Policy learning through transfer can transpire through two primary modes: coercive and voluntary transfers.8,9 Coercive transfers occur when external entities, such as states or international bodies, exert pressure on political actors to adopt specific policies.10 Conversely, voluntary policy transfer emerges as an intrinsic endeavour to enhance an existing condition in the absence of external or internal pressures.11 Sacks underscores that in pursuing policy learning for improvement, the state becomes an “autonomous actor,” making decisions aligned with national interest.12–14 Consequently, governments seeking solutions to novel or evolving challenges often turn to external sources for guidance.5 Through policy transfer, Nigeria has the opportunity to incorporate successful digital health technology strategies from other countries, thereby reinforcing and enhancing its healthcare system.
The importance of using policy transfer to implement digital health technology in Nigeria
The utilization of policy transfer holds significant importance in implementing digital health technology in Nigeria for several compelling reasons:
- Accelerated Adoption: Leveraging policy transfer allows Nigeria to expedite the integration of digital health technology by drawing on the successful experiences of other countries. This can help bypass initial trial-and-error stages and lead to quicker implementation. For example, from the early 1980s, British legislation and programmes linked to welfare-to-work and workfare have been imported from the United States.5
- Learning from Best Practices: Examining the policies and strategies of countries that have effectively implemented digital health technology enables Nigeria to identify best practices and avoid potential pitfalls. This knowledge can guide informed decision-making and enhance the likelihood of successful outcomes. A case in point is how the Australian government successfully transferred the Child Support Enforcement System (CSES) from the United States.5
- Tailored Implementation: Through policy transfer, Nigeria can adapt existing digital health solutions to its unique healthcare context, while considering local infrastructure, cultural factors, and healthcare challenges. This ensures that the technology aligns with the country’s specific needs. Ghana, for example, was able to transfer and successfully implement a social health insurance scheme by borrowing ideas from the healthcare systems of the United Kingdom, Chile, Germany, Thailand, Tunisia, and Zimbabwe to suit its social, economic, political and cultural environment.15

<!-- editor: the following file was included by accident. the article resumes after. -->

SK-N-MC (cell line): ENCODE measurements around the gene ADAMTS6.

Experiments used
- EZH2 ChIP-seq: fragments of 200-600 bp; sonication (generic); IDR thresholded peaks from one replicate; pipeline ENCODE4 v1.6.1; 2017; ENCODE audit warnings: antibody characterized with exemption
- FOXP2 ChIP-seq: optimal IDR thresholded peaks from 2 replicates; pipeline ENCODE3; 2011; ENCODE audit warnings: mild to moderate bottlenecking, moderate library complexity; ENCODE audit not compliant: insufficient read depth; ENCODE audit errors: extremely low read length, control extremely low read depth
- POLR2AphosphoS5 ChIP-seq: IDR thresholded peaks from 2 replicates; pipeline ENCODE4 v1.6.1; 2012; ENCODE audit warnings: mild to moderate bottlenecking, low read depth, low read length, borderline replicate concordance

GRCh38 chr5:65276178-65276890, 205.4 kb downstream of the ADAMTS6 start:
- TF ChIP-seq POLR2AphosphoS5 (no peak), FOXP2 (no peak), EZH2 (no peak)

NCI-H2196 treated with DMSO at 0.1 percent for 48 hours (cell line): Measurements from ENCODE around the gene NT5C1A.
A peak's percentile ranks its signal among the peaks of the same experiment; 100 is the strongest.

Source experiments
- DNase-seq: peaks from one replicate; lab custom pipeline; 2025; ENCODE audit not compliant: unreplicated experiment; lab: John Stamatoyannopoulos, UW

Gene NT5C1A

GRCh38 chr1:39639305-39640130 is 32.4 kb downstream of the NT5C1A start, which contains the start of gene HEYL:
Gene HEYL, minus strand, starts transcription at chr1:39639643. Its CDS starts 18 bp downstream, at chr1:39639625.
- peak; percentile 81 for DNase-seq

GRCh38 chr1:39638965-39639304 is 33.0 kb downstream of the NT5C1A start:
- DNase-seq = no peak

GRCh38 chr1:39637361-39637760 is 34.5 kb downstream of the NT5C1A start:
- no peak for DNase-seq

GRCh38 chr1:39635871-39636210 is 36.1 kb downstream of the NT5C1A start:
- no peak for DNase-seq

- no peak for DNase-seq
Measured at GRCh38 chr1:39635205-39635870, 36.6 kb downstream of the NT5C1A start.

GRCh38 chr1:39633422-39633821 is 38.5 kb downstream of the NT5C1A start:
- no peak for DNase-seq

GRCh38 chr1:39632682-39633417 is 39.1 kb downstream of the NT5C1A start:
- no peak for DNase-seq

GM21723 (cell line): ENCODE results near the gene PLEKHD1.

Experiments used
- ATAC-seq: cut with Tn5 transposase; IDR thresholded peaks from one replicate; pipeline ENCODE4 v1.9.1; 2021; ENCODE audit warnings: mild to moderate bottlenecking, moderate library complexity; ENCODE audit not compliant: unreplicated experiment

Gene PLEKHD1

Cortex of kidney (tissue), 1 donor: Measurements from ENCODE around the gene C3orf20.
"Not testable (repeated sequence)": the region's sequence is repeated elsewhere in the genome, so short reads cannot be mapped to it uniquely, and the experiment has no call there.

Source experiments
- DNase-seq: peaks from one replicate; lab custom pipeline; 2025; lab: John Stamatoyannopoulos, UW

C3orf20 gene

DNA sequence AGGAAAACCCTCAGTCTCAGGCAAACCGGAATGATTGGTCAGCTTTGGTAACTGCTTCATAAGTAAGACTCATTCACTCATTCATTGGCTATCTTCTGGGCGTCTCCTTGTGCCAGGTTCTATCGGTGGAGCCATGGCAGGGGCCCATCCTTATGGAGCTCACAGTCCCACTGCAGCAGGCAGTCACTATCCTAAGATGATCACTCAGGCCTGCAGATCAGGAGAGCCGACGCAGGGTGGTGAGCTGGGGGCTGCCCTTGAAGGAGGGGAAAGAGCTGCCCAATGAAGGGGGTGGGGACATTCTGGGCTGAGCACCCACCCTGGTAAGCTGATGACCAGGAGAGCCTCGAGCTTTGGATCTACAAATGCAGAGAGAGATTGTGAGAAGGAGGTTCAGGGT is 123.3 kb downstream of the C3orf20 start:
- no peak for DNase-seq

- Policy Innovation: By studying various policy approaches from different countries, Nigeria can foster innovation and creativity in designing its digital health strategy. This can lead to the development of novel solutions that address specific healthcare challenges. Ghana had to learn different social health insurance models from different countries, which enabled it to adopt a social health insurance system to solve the problem of healthcare access.15
- Stakeholder Engagement: Policy transfer involves engagement with stakeholders from various sectors, including government, healthcare providers, technology experts, and communities. This collaborative approach can ensure a well-rounded implementation strategy and foster ownership among stakeholders.
- Mitigating Risks: Learning from the experiences of others can help Nigeria identify potential risks and challenges associated with digital health technology implementation. This foresight allows the country to develop mitigation strategies and contingency plans.
- Enhanced Accountability: Policy transfer encourages transparency and accountability by benchmarking progress against successful implementations in other countries. This can lead to better monitoring, evaluation, and governance of digital health initiatives.
- Global Networking: Engaging in policy transfer facilitates international networking and collaboration, enabling Nigeria to tap into a broader knowledge pool, access expertise, and stay updated with the latest technological advancements.
Policy transfer serves as a valuable tool for Nigeria to effectively implement digital health technology. By learning from the experiences of other nations, Nigeria can make informed decisions, tailor solutions to its context, and navigate challenges more effectively, ultimately enhancing healthcare accessibility and patient outcomes through digital innovations.
The importance of digital health technology in improving healthcare delivery and patient outcomes in Nigeria
By adopting and implementing digital health technology, Nigeria hopes to transform healthcare delivery and enhance patient outcomes for a multitude of compelling reasons: